It would be fair to say that the past few years have been something of a mixed bag for Turkey properties, because while global downturns and rising levels of civil unrest in neighbouring countries have threatened to push investors away from Turkish shores, the growing popularity of dynamic cities like Istanbul to both businesses and tourists have attempted to balance the scales.

Now, it would seem, is a good time for potential buyers to consolidate the facts and make an informed buying decision.

When the global recession took hold, Turkey took a hit along with the rest of Europe and the world. As tourist rates fell, so too did occupancy rates of its previously buoyant hotel industry, with cities like Istanbul to coastal resorts like Akbuk reporting drops in worldwide investor interest. In 2009 this culminated in reduced revenue for hotels across the country, and then a fall in average rates for residents, which of course had a negative knock-on effect on potential investors.

However, according to STR Global research, Turkey’s emergence from the downturn looked more like a ‘V’ than a ‘U’, and while many economies are still struggling to get back on their feet, Turkey had recovered, hotel occupancy rates reflected this by getting back to their pre-recession best by 2010, and investor interest was up once again.

Istanbul bolsters Turkey tourist rates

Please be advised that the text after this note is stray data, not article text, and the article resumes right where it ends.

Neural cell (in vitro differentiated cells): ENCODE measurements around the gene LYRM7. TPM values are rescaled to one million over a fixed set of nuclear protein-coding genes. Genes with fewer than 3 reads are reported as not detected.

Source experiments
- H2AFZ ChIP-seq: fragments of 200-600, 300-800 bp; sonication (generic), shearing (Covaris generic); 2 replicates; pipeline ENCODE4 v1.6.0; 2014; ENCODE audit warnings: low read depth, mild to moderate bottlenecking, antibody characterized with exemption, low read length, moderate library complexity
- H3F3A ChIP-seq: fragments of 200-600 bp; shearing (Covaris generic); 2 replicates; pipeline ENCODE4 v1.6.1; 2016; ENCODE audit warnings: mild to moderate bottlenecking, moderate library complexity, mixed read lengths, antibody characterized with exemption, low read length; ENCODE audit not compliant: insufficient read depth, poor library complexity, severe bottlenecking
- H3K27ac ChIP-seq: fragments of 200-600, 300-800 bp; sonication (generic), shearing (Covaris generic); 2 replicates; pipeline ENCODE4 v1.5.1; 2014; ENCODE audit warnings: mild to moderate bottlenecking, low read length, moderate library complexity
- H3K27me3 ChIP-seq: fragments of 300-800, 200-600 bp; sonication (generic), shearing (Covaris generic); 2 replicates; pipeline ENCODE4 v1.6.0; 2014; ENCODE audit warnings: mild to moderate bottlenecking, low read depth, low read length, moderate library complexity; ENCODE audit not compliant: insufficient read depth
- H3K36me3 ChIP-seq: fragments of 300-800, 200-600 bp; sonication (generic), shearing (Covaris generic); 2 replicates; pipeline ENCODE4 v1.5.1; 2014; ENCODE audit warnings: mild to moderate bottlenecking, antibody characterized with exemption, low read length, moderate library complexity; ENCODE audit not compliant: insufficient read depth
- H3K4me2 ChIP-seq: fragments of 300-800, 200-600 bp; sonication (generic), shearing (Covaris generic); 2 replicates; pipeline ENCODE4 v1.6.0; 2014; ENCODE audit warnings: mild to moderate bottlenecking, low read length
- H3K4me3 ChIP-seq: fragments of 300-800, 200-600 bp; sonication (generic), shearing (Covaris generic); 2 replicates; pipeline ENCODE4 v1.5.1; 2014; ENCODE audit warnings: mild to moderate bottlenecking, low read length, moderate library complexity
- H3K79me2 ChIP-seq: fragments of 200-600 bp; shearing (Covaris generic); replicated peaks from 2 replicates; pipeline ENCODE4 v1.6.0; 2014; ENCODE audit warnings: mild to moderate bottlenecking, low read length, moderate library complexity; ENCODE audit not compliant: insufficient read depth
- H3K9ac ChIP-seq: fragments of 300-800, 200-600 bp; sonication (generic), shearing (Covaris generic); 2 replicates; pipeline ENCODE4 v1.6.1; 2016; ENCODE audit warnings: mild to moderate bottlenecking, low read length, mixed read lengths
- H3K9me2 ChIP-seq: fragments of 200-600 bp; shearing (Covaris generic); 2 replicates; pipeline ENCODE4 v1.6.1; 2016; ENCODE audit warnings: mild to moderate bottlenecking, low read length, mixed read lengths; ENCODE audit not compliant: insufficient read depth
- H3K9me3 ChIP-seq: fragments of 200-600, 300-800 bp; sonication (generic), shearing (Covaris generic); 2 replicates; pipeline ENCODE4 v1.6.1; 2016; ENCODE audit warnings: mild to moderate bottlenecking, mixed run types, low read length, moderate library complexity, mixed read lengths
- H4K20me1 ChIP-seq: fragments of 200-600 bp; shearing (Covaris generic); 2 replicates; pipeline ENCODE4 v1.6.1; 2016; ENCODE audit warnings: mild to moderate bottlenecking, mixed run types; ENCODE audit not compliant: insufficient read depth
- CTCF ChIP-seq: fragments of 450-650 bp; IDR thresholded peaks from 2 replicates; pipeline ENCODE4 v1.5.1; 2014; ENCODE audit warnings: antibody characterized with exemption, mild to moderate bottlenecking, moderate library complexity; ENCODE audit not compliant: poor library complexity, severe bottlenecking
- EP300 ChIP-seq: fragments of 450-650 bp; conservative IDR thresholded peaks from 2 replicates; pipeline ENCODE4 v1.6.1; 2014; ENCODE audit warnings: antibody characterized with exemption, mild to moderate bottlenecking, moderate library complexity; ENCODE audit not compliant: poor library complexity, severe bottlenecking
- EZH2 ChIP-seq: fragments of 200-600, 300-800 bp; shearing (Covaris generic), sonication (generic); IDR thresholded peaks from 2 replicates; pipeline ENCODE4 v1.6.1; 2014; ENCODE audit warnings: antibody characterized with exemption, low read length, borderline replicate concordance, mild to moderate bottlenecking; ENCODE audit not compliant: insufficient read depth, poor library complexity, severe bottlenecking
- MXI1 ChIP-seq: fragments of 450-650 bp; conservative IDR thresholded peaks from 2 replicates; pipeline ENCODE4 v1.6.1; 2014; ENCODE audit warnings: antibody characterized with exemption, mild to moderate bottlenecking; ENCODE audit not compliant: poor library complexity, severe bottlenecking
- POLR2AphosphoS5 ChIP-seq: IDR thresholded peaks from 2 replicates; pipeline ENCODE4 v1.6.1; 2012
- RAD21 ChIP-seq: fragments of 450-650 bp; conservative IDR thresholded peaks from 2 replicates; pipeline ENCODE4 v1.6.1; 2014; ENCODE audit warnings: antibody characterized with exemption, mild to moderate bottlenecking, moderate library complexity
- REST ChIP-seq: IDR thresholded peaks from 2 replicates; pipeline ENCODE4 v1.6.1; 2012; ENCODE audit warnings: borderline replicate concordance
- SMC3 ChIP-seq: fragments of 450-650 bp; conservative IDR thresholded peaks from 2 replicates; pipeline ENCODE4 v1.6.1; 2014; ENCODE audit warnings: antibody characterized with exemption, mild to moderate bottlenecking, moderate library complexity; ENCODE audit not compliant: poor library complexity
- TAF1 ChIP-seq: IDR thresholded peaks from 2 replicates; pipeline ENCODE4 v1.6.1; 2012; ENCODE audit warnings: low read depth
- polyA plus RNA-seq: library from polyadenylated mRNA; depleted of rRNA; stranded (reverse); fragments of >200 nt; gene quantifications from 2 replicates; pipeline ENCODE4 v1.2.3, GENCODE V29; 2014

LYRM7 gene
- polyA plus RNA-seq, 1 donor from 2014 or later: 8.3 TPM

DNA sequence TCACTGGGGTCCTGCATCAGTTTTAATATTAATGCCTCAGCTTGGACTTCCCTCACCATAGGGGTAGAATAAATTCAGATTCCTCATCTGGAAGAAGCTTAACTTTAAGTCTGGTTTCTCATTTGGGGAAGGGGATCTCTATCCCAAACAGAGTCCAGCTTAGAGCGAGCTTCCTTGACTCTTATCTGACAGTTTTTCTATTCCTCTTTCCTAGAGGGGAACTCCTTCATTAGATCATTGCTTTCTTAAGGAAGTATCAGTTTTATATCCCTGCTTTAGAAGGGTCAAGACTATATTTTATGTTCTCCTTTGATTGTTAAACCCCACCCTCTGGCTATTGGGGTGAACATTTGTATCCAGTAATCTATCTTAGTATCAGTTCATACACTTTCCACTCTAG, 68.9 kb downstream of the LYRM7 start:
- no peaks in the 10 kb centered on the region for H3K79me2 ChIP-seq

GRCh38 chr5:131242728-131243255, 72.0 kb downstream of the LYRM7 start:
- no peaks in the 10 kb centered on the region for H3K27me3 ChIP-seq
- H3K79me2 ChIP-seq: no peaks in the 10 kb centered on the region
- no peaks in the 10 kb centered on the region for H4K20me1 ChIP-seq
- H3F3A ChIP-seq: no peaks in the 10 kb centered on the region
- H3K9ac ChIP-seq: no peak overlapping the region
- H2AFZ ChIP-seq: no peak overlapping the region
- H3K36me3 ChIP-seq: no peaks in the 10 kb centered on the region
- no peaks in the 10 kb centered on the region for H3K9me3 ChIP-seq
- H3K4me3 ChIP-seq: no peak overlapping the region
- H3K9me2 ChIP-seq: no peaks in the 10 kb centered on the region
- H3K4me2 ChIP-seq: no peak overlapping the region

Tourist rates climbed again, aided by Istanbul’s European City of Culture 2010 title, and the city also began to make a name for itself on the corporate conference scene, with the International Congress and Convention Association (ICCA) ranking it 13 in the world for number of corporate meetings hosted. With the corporate travellers visiting Turkey, along with a new wave of tourists, hotel rates grew alongside occupancy levels.

Though it was not too long before this resurgence in terms of visitor numbers and investor enquiries stuttered once again. Increasing levels of civil unrest in neighbouring countries like Egypt and Libya threatened to heavily impact on democratic Turkey, because while Turkey is politically stable the bad press curbed the crucial tourist numbers. 

Rebellion threatens Turkey progress

Rebellions in northern Africa pushed this corner of the world onto the front pages of newspapers across the world, and countries like Turkey, Israel and Malta all saw a fall in tourist levels as a result. But property investment interest has not followed suit so far, and despite unrest across the region, Turkey investors have held their ground, perhaps seeing the conflict as a short-term shift, rather than something capable of having a long-term impact. And it should be noted that Turkey’s noisy neighbours have even given it the chance to shine as democratic and fair amid hostility and oppression.

If nothing else, Turkey has proven its resilience in recent times. Emerging from a downturn in a strong position, then managing to maintain investor interest after the Egypt and Libya debacle, shows that economically and politically the country is in a strong position. The fact that investor interest has stayed strong in recent months is a positive sign, and going forward investors will no doubt be hoping that Turkey can remain immune from the gloomy economic and political news that currently encircles it.